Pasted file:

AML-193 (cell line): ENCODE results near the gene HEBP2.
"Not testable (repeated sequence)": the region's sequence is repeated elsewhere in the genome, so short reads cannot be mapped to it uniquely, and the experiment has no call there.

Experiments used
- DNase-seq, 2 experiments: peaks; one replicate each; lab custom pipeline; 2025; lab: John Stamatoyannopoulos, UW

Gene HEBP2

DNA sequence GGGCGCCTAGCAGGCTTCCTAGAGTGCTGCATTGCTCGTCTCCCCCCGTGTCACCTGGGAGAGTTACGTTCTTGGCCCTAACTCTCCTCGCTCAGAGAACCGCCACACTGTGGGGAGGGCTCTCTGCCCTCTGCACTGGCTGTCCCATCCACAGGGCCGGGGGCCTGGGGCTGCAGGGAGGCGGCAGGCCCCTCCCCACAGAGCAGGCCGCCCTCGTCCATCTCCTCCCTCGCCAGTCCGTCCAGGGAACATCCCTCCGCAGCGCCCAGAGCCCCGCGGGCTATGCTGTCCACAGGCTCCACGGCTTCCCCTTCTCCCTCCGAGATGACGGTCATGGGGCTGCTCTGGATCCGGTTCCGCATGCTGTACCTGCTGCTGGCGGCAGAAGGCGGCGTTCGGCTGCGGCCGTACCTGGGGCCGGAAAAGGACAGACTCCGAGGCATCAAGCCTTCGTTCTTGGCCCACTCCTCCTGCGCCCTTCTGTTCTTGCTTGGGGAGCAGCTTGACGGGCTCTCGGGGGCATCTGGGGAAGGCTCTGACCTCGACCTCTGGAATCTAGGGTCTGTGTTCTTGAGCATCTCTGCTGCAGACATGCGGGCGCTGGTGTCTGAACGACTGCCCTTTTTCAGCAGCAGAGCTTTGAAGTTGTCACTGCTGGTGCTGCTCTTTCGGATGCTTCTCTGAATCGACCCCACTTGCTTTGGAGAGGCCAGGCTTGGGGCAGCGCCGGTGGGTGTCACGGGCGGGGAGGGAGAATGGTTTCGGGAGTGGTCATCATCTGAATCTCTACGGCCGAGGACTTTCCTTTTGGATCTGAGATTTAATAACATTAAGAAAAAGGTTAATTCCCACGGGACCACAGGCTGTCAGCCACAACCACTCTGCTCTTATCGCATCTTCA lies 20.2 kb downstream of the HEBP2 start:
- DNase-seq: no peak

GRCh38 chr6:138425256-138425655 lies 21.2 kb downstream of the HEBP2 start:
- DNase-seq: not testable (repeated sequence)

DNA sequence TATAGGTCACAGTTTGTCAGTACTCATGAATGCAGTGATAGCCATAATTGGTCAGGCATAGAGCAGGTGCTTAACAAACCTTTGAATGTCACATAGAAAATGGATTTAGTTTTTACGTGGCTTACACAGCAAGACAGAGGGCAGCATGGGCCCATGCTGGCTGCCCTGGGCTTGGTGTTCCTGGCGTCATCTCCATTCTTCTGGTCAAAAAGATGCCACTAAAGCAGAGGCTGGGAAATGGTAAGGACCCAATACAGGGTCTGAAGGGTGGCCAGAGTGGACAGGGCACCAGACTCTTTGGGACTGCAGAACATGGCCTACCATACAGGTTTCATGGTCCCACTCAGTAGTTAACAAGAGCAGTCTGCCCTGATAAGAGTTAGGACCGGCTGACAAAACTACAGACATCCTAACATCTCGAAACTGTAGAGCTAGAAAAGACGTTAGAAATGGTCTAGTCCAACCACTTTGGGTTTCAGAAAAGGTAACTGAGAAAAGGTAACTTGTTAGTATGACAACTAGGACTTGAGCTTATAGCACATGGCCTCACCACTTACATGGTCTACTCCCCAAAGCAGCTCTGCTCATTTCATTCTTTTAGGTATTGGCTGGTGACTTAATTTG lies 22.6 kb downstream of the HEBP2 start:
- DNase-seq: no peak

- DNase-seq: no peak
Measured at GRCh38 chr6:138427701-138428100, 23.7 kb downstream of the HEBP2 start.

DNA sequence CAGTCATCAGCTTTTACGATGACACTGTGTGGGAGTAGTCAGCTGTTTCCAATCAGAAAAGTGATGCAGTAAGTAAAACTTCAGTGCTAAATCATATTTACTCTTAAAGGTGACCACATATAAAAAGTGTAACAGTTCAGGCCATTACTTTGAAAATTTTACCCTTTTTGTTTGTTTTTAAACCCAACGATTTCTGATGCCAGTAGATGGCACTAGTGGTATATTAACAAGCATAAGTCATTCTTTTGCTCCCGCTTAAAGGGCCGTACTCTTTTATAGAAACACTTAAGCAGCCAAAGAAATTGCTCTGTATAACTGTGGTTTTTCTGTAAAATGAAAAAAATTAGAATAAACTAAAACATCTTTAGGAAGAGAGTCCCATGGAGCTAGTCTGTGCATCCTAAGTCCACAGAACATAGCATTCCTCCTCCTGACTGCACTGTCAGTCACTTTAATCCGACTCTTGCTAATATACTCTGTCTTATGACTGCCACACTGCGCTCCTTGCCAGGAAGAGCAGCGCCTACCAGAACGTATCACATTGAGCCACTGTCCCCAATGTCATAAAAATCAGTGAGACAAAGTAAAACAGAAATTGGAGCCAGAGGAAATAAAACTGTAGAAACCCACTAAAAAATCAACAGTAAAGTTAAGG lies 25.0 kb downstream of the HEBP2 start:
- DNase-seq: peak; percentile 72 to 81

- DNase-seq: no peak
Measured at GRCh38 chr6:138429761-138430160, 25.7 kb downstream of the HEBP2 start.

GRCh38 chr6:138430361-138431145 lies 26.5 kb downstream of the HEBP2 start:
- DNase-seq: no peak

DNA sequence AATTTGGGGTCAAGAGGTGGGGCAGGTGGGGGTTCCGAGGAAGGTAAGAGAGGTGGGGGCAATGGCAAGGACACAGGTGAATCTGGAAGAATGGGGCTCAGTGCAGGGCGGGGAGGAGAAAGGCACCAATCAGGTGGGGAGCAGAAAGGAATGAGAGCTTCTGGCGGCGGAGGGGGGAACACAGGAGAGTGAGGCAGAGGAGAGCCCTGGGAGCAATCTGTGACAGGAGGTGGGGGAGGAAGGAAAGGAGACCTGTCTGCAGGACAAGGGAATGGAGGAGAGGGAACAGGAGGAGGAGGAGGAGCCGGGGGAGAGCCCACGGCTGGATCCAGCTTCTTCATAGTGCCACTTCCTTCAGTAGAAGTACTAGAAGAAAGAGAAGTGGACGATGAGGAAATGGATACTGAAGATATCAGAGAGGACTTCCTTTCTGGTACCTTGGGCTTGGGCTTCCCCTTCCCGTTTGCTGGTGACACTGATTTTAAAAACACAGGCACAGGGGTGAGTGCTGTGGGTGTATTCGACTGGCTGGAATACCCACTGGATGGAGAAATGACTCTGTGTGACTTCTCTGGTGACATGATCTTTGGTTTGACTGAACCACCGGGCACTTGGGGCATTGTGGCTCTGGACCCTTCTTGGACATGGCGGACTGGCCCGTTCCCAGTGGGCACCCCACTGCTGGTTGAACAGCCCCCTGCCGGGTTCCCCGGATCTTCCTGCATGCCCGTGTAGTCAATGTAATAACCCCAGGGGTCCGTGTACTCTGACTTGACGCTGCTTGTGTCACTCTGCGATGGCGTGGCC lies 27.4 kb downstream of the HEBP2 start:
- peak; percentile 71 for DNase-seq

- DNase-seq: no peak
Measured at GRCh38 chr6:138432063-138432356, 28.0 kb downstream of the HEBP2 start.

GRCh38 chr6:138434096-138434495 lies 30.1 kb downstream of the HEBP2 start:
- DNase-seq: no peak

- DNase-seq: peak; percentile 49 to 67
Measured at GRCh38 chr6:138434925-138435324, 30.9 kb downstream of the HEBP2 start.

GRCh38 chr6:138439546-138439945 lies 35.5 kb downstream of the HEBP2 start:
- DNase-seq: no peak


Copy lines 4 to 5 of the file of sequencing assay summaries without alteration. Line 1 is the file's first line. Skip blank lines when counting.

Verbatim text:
- DNase-seq, 2 experiments: peaks; one replicate each; lab custom pipeline; 2025; lab: John Stamatoyannopoulos, UW

Gene HEBP2